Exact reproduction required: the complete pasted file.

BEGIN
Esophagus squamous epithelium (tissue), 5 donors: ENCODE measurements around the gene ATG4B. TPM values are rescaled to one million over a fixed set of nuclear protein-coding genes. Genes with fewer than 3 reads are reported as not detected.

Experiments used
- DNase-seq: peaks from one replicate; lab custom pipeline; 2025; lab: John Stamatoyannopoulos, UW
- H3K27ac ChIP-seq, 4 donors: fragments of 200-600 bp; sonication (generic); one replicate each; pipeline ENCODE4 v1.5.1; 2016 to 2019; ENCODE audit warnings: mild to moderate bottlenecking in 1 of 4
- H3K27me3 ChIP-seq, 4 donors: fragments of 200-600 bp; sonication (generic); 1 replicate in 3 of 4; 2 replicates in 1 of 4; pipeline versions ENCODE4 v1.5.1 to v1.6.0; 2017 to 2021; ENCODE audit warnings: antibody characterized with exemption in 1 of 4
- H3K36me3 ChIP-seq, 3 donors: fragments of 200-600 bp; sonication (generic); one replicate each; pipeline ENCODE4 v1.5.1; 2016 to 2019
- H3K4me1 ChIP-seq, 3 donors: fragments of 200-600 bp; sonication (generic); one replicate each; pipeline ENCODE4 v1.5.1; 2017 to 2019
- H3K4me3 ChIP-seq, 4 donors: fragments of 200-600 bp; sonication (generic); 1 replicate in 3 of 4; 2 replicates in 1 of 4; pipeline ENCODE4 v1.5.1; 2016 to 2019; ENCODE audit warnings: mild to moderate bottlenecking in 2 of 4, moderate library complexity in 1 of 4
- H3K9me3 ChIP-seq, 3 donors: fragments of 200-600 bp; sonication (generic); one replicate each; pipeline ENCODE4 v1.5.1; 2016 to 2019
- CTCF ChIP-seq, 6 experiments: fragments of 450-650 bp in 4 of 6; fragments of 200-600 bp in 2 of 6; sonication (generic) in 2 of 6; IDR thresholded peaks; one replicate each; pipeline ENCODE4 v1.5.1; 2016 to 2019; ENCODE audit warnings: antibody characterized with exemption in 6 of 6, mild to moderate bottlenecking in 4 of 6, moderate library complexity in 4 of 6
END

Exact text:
Esophagus squamous epithelium (tissue), 5 donors: ENCODE measurements around the gene ATG4B. TPM values are rescaled to one million over a fixed set of nuclear protein-coding genes. Genes with fewer than 3 reads are reported as not detected.

Experiments used
- DNase-seq: peaks from one replicate; lab custom pipeline; 2025; lab: John Stamatoyannopoulos, UW
- H3K27ac ChIP-seq, 4 donors: fragments of 200-600 bp; sonication (generic); one replicate each; pipeline ENCODE4 v1.5.1; 2016 to 2019; ENCODE audit warnings: mild to moderate bottlenecking in 1 of 4
- H3K27me3 ChIP-seq, 4 donors: fragments of 200-600 bp; sonication (generic); 1 replicate in 3 of 4; 2 replicates in 1 of 4; pipeline versions ENCODE4 v1.5.1 to v1.6.0; 2017 to 2021; ENCODE audit warnings: antibody characterized with exemption in 1 of 4
- H3K36me3 ChIP-seq, 3 donors: fragments of 200-600 bp; sonication (generic); one replicate each; pipeline ENCODE4 v1.5.1; 2016 to 2019
- H3K4me1 ChIP-seq, 3 donors: fragments of 200-600 bp; sonication (generic); one replicate each; pipeline ENCODE4 v1.5.1; 2017 to 2019
- H3K4me3 ChIP-seq, 4 donors: fragments of 200-600 bp; sonication (generic); 1 replicate in 3 of 4; 2 replicates in 1 of 4; pipeline ENCODE4 v1.5.1; 2016 to 2019; ENCODE audit warnings: mild to moderate bottlenecking in 2 of 4, moderate library complexity in 1 of 4
- H3K9me3 ChIP-seq, 3 donors: fragments of 200-600 bp; sonication (generic); one replicate each; pipeline ENCODE4 v1.5.1; 2016 to 2019
- CTCF ChIP-seq, 6 experiments: fragments of 450-650 bp in 4 of 6; fragments of 200-600 bp in 2 of 6; sonication (generic) in 2 of 6; IDR thresholded peaks; one replicate each; pipeline ENCODE4 v1.5.1; 2016 to 2019; ENCODE audit warnings: antibody characterized with exemption in 6 of 6, mild to moderate bottlenecking in 4 of 6, moderate library complexity in 4 of 6